Tuesday, February 23, 2010

10 Unusual Edible Plants --notes

Here are my notes from a podcast recommended by hubby on "10 Uncommon Edible Plants for Every Backyard" see link at the bottom for full

Orach -- spinach substitute, red color, (what else?)

Calendula -- marigold family, medicinal properties, good for bees/pollinators, needs part sun in Texas,

Sunberry -- like garden huckle berry, similar to tomato plant, good for mock blueberry pie--not proven in Texas

Ground Cherry -- tomato like plant, grows waist high and busy with little paper lanterns hanging on it. Small fruit with tomatillo like skin. Good for munching. pineapple like flavor. small edible seeds. Very similar to tomato culture, so keep separated

Huzantle -- Mexico native, red aztec spinach, young leaves used as salad green, good in heat, seeds heads can be cooked and eaten like broccoli. Annual in north, could be perennial in far south. Very pretty red color, grows waist high

Asian Long Beans-- (green asparagus beans/yard long bean, Chinese red noodle) big pretty purple flowers loved by mason bees and hummingbirds, did great in heat, grows 14 feet long, (good for our arbor?) bad in frost, grows fast in heat, can grow sucessive generations in a single growing season, don't keep as well as green beans--not good blanched and frozen, eat as you grow fresh bean,

New Zealand Spinach -- good spinach substitute, high in iron, high in folate, good in heat, easy to seed/save seed/germinate/direct sow, looks and tastes more like traditional spinach than other spinach substitutes.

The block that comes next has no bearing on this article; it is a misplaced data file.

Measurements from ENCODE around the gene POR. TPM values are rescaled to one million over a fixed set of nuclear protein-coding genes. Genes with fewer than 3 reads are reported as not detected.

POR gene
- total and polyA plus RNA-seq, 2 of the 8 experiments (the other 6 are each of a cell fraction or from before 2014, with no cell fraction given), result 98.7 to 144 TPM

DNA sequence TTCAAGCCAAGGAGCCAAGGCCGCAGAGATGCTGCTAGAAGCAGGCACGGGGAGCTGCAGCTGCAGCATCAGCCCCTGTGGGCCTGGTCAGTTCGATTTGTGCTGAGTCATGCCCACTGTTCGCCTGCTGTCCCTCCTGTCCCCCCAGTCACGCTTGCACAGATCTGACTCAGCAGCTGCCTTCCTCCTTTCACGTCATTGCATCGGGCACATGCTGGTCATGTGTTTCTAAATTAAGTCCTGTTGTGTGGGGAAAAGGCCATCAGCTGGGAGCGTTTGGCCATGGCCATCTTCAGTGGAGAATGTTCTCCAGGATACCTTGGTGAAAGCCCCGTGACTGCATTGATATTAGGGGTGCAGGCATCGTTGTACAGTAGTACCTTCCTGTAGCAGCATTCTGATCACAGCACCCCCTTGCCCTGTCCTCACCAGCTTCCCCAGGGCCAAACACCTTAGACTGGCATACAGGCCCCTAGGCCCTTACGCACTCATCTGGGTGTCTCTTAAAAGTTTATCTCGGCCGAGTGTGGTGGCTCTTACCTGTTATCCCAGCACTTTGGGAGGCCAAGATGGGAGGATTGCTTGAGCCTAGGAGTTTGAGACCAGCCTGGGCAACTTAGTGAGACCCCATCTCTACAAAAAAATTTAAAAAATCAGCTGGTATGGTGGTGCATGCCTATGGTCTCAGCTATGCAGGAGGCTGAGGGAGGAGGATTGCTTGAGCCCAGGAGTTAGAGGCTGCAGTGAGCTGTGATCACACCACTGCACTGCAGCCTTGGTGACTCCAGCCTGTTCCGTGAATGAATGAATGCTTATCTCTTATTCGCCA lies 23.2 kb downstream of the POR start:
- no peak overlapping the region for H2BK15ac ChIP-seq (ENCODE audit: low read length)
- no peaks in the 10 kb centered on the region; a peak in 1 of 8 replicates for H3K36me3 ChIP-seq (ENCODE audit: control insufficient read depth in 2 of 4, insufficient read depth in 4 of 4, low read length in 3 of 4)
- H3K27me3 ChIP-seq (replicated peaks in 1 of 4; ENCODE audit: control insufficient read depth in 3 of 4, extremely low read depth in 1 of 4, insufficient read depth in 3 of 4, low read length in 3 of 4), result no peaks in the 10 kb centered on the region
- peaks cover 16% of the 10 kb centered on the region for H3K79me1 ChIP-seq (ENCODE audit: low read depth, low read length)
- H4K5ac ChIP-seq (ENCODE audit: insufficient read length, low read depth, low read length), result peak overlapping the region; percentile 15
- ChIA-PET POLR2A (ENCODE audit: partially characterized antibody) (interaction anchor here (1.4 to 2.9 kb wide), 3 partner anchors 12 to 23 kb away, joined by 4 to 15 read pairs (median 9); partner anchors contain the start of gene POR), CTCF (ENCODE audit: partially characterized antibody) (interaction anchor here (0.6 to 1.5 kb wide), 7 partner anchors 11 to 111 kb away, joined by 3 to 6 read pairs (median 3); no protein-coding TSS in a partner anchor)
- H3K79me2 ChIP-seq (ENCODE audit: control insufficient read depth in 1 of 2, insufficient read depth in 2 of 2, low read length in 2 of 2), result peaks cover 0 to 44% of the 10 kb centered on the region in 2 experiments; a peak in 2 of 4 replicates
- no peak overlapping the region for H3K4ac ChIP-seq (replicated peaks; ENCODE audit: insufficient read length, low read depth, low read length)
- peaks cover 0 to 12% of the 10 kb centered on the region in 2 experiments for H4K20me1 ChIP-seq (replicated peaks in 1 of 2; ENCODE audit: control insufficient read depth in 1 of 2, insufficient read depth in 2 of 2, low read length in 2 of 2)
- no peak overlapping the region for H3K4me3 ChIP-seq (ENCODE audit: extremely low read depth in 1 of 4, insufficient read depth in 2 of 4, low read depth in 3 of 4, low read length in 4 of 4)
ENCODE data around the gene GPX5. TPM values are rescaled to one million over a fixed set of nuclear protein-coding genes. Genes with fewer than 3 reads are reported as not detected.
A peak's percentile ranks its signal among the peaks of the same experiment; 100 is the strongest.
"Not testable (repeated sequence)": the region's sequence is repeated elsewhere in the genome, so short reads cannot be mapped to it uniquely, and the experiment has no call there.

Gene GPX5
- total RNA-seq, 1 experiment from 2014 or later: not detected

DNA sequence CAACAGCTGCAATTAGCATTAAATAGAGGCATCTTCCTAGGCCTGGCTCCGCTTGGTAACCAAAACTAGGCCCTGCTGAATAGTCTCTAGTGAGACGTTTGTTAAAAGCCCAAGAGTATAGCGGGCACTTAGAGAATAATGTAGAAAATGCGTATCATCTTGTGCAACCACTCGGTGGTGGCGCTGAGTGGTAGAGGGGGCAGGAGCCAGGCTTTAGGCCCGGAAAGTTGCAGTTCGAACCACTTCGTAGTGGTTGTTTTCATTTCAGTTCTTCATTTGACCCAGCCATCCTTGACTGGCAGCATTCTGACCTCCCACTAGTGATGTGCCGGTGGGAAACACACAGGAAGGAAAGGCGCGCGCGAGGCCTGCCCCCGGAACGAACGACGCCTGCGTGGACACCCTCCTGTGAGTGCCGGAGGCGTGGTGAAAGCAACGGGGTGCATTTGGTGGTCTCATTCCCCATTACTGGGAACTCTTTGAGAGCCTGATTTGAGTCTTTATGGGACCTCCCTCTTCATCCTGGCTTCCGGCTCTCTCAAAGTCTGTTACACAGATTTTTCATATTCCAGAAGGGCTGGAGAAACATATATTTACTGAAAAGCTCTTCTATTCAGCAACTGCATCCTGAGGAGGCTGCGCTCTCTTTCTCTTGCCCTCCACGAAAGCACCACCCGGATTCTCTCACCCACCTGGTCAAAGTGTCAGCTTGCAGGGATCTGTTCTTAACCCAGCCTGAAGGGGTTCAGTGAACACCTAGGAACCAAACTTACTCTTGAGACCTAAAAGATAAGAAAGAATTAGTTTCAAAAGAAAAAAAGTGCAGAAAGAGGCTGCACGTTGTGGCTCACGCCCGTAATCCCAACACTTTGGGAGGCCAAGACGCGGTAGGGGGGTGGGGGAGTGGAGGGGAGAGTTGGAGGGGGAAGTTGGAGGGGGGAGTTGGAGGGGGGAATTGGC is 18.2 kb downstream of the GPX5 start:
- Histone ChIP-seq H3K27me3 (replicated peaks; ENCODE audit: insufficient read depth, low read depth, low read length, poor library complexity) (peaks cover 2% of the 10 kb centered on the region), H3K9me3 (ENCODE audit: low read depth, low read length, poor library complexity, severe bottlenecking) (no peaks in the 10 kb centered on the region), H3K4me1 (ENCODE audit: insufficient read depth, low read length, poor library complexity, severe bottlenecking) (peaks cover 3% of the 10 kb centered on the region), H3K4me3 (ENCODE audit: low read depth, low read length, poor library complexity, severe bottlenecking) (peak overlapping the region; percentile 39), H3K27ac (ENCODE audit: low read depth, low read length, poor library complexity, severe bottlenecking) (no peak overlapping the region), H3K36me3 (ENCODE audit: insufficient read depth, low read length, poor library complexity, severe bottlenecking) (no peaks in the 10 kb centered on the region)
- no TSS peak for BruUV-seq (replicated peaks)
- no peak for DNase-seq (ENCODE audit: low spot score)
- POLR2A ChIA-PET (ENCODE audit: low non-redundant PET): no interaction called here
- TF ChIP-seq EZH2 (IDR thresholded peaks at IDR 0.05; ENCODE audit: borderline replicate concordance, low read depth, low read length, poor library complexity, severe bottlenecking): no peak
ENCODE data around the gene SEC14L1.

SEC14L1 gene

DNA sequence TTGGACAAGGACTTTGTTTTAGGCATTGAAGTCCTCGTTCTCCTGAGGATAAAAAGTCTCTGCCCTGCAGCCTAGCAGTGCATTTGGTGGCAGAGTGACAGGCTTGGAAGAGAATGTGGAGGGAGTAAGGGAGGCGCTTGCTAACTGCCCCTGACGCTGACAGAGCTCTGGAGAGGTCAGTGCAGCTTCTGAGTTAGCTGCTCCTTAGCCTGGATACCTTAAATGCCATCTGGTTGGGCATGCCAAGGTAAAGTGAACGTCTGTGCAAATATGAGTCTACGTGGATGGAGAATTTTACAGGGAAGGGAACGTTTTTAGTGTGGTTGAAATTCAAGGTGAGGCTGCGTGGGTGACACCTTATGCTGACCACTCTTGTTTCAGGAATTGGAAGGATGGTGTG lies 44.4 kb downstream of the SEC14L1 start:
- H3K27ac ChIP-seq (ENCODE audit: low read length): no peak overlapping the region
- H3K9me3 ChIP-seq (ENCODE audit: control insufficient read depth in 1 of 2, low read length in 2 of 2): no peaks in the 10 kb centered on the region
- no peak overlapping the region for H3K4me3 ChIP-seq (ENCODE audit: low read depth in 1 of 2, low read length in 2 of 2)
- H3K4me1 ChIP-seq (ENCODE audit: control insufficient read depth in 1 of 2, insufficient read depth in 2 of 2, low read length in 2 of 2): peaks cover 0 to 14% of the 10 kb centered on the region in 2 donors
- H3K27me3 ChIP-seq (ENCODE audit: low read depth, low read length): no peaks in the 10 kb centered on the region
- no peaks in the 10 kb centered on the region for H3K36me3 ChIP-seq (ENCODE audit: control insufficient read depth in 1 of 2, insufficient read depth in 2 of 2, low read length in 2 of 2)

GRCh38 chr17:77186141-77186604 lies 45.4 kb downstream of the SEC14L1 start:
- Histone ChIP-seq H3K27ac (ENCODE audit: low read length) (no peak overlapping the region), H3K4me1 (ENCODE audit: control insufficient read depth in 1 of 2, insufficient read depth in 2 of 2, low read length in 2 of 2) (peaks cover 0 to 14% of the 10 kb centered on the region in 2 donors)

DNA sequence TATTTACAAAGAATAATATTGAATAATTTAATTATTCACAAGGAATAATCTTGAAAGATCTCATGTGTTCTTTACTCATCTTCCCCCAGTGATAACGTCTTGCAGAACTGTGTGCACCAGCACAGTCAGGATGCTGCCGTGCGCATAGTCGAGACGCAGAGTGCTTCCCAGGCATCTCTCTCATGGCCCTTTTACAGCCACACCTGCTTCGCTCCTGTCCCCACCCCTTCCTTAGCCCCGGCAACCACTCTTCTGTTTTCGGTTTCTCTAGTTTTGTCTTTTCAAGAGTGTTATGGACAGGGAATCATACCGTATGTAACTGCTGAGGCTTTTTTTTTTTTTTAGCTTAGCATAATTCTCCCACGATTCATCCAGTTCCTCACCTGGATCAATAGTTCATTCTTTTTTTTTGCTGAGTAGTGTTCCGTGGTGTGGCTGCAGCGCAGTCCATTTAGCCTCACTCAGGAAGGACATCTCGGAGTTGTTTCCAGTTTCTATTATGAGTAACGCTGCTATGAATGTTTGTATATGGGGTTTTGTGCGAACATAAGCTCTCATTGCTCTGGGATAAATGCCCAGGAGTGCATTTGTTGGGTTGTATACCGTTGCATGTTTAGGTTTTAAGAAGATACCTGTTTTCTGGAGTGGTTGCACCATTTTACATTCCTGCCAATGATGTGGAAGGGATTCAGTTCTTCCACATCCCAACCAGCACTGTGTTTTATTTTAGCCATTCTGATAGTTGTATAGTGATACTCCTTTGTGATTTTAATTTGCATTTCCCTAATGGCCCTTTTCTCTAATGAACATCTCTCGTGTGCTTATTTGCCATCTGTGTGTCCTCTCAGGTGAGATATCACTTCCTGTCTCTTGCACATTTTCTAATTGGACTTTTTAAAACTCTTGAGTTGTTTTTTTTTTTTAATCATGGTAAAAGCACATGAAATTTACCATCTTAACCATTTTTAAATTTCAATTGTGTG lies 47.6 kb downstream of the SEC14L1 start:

Amaranth -- superplant, used as green when young, very nutritious leaf veggie, many varieties, grows everywhere, 4-7 feet tall or taller, easy to harvest grains - no seed casing, high in protein as a grain, gluten free flour, whole grain as a cereal or mix into bread as a whole grain, some varieties can be used like popcorn, huge plant for mulch or compost when done with grain, deep root system good for soil nutrition, Hopi Red Dye version can be used as dye, mixed with honey--the grains can be used to make form able clay which can then be eaten,

Lambs Quarters -- widespread weed, good spinach substitute, high protein--especially seeds, seed can be added to flour, not good used alone as flour,

Buckwheat -- easy to grow at home, lots of biomass -- busy profile for mulch or compost, not a legume, leaves high in nitrogen for soil additive, great for bees and buckwheat honey, deep root system, easy to harvest grain, more protein than wheat, good for flour to make flatbread, plant after high nitrogen crop like peas (this will work well for us this year), can get second crop after harvesting first one in long summer areas,

other notes:
Amarath and long beans for three sisters style gardening

Source: http://www.thesurvivalpodcast.com/episode-383-10-uncommon-edible-plants-for-every-backyard?utm_source=feedburner&utm_medium=feed&utm_campaign=Feed%3A+survivalpcast+%28The+Survival+Podcast%29

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